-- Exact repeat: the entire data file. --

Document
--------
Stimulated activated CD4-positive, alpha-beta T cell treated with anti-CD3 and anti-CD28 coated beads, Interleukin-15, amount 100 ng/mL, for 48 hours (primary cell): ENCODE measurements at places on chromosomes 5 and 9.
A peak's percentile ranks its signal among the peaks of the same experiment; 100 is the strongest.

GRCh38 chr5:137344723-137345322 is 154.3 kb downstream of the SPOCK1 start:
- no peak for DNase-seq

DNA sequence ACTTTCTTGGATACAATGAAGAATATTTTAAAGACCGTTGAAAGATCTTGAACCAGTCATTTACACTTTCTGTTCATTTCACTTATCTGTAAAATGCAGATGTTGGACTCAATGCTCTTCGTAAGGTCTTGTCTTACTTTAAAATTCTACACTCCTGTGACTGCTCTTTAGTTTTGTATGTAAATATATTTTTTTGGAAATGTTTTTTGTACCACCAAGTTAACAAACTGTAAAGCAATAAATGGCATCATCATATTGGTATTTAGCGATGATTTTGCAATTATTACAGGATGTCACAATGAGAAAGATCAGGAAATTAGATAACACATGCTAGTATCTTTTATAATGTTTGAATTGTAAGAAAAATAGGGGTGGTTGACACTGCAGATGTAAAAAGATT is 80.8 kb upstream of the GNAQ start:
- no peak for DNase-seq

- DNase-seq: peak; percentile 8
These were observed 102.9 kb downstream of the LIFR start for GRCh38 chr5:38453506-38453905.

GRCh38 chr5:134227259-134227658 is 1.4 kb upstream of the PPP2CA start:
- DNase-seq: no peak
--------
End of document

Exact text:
Stimulated activated CD4-positive, alpha-beta T cell treated with anti-CD3 and anti-CD28 coated beads, Interleukin-15, amount 100 ng/mL, for 48 hours (primary cell): ENCODE measurements at places on chromosomes 5 and 9.
A peak's percentile ranks its signal among the peaks of the same experiment; 100 is the strongest.

GRCh38 chr5:137344723-137345322 is 154.3 kb downstream of the SPOCK1 start:
- no peak for DNase-seq

DNA sequence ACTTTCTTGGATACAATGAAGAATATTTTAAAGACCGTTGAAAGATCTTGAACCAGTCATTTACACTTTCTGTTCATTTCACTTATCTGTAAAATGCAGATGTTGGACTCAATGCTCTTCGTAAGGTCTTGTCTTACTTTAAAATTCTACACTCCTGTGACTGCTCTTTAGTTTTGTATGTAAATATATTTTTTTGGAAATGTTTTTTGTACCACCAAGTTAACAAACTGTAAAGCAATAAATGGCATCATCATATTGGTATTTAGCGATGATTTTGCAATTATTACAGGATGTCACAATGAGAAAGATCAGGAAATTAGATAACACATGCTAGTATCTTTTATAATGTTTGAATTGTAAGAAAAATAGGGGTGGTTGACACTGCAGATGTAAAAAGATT is 80.8 kb upstream of the GNAQ start:
- no peak for DNase-seq

- DNase-seq: peak; percentile 8
These were observed 102.9 kb downstream of the LIFR start for GRCh38 chr5:38453506-38453905.

GRCh38 chr5:134227259-134227658 is 1.4 kb upstream of the PPP2CA start:
- DNase-seq: no peak